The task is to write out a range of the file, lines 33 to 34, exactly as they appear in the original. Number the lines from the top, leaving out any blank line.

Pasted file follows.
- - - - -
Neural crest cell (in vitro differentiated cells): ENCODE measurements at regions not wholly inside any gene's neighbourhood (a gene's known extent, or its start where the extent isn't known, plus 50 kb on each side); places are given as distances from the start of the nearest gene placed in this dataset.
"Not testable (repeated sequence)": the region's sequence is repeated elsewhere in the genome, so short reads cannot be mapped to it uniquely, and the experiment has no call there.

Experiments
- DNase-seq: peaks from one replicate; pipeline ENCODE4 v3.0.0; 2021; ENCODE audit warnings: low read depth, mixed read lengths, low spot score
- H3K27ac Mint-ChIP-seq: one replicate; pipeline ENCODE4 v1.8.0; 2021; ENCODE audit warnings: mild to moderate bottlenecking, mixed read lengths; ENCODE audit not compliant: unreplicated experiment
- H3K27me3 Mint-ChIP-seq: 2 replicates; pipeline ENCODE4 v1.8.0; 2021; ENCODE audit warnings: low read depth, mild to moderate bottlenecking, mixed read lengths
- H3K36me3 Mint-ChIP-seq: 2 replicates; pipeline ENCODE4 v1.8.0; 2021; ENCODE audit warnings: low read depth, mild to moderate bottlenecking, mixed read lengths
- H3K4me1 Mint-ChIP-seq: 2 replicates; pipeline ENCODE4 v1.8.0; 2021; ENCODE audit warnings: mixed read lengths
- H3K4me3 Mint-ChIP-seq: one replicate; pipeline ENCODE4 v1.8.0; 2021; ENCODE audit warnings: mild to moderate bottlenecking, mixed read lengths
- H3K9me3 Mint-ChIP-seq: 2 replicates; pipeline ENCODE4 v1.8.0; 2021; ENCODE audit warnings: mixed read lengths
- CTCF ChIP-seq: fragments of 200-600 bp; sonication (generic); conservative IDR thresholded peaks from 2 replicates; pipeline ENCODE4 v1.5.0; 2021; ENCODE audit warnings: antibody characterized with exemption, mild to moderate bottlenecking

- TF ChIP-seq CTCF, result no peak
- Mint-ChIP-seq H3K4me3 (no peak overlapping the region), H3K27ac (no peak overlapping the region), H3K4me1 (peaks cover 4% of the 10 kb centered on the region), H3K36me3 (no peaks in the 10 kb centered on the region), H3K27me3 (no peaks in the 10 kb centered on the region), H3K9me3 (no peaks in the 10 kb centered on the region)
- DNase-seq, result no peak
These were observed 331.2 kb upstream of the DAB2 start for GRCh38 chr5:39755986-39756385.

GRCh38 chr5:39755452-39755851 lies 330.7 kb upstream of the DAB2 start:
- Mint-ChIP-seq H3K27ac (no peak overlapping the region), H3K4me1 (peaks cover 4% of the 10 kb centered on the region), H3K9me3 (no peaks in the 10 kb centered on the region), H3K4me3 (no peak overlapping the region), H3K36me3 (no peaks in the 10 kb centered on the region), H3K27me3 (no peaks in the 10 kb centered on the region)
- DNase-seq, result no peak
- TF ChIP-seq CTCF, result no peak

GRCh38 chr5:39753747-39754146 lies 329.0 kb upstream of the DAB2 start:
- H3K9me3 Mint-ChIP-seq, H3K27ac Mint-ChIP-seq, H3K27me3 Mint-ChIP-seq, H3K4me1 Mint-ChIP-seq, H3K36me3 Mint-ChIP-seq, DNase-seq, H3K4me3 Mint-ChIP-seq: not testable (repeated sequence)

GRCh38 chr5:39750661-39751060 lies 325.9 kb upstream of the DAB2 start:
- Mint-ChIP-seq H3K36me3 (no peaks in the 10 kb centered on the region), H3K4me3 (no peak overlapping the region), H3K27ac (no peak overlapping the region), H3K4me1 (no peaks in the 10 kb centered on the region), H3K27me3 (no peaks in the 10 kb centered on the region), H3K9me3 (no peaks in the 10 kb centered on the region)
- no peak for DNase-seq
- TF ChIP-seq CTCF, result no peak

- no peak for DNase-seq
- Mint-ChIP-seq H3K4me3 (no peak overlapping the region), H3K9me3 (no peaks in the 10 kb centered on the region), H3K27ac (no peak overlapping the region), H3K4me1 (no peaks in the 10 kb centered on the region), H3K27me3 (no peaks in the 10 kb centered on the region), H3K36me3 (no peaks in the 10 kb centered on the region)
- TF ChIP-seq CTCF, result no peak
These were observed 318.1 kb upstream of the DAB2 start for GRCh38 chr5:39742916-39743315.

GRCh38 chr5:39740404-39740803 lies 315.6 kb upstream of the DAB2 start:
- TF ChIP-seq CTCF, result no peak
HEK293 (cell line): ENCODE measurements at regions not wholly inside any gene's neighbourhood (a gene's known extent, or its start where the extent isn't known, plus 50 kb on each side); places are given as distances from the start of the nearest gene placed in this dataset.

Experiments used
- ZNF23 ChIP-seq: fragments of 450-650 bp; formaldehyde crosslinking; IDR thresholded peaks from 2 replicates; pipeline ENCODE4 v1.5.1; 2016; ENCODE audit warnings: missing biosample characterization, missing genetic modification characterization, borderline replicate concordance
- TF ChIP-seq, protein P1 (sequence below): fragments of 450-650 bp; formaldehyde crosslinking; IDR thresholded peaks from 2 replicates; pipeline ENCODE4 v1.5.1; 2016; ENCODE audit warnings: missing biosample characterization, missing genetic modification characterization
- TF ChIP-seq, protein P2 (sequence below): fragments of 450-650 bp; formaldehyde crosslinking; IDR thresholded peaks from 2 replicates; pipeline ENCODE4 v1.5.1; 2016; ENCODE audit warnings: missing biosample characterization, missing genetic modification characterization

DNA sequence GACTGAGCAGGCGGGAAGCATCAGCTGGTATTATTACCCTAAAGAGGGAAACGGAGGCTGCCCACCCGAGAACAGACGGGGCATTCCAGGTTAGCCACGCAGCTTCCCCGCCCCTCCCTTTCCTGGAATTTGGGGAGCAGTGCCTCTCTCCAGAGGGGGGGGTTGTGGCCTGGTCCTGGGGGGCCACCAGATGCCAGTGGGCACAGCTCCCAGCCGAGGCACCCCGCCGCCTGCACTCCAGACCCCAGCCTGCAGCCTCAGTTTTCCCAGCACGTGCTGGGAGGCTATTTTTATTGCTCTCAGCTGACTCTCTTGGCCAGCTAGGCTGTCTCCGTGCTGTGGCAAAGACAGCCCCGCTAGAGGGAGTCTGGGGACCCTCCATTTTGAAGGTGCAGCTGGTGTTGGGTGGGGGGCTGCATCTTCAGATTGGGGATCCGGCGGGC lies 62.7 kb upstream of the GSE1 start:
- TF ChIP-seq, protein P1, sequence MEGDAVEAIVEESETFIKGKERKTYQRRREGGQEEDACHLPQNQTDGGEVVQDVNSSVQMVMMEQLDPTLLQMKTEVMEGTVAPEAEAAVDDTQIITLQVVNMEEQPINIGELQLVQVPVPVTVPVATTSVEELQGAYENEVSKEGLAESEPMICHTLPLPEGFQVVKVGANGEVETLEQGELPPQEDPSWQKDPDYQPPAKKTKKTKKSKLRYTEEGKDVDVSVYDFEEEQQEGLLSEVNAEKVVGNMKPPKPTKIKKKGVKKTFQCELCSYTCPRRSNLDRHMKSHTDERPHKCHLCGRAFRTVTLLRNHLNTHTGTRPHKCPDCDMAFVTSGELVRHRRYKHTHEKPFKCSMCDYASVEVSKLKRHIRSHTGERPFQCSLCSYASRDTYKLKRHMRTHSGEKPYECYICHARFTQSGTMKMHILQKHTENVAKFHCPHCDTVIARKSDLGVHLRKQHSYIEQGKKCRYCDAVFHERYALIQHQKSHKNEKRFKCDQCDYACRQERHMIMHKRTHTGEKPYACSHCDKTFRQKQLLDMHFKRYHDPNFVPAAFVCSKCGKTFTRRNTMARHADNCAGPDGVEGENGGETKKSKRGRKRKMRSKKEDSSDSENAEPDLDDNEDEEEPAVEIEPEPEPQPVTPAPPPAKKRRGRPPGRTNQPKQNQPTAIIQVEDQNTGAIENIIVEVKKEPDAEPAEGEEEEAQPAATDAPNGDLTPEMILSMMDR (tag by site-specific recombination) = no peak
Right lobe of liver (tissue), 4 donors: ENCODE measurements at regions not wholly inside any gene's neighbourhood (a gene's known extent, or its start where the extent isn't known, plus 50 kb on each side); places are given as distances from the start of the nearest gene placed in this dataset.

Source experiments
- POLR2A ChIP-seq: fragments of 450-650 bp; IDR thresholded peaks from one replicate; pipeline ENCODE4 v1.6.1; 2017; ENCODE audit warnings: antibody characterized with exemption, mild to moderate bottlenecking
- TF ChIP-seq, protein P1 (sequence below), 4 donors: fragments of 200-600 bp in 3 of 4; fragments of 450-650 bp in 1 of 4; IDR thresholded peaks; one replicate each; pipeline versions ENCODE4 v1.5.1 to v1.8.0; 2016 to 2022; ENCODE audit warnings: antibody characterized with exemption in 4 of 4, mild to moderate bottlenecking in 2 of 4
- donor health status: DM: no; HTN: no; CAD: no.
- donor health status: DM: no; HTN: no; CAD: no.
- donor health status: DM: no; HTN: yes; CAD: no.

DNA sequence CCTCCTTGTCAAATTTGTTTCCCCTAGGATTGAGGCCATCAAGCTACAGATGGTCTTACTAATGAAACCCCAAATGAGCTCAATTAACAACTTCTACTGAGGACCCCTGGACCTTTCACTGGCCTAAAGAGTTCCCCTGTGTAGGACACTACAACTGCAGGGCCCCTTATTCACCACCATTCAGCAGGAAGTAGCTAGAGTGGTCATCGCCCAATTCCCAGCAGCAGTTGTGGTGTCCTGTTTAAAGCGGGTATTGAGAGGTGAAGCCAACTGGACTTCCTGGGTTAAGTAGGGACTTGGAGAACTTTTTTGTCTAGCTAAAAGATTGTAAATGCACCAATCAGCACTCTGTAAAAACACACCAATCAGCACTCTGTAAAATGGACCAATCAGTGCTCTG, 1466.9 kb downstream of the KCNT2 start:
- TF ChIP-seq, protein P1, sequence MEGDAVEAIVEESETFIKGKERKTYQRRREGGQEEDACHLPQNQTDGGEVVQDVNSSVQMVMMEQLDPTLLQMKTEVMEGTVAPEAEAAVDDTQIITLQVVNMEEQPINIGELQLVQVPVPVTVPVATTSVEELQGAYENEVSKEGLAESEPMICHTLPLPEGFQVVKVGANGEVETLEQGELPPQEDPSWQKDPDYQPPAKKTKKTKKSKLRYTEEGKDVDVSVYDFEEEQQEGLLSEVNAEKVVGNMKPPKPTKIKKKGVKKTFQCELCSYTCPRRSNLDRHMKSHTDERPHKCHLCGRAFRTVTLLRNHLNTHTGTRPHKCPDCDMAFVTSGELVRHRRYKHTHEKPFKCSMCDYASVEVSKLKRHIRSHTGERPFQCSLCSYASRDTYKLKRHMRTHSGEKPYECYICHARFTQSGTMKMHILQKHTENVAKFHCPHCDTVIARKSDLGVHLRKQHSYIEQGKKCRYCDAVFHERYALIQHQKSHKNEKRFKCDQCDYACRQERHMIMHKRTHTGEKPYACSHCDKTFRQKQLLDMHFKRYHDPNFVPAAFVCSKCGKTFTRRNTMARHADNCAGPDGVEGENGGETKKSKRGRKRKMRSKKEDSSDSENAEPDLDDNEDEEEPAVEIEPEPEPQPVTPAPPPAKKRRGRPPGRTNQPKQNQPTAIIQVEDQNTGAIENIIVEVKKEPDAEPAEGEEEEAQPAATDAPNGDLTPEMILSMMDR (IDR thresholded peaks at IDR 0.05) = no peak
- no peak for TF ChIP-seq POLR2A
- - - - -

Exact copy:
Experiments used
- ZNF23 ChIP-seq: fragments of 450-650 bp; formaldehyde crosslinking; IDR thresholded peaks from 2 replicates; pipeline ENCODE4 v1.5.1; 2016; ENCODE audit warnings: missing biosample characterization, missing genetic modification characterization, borderline replicate concordance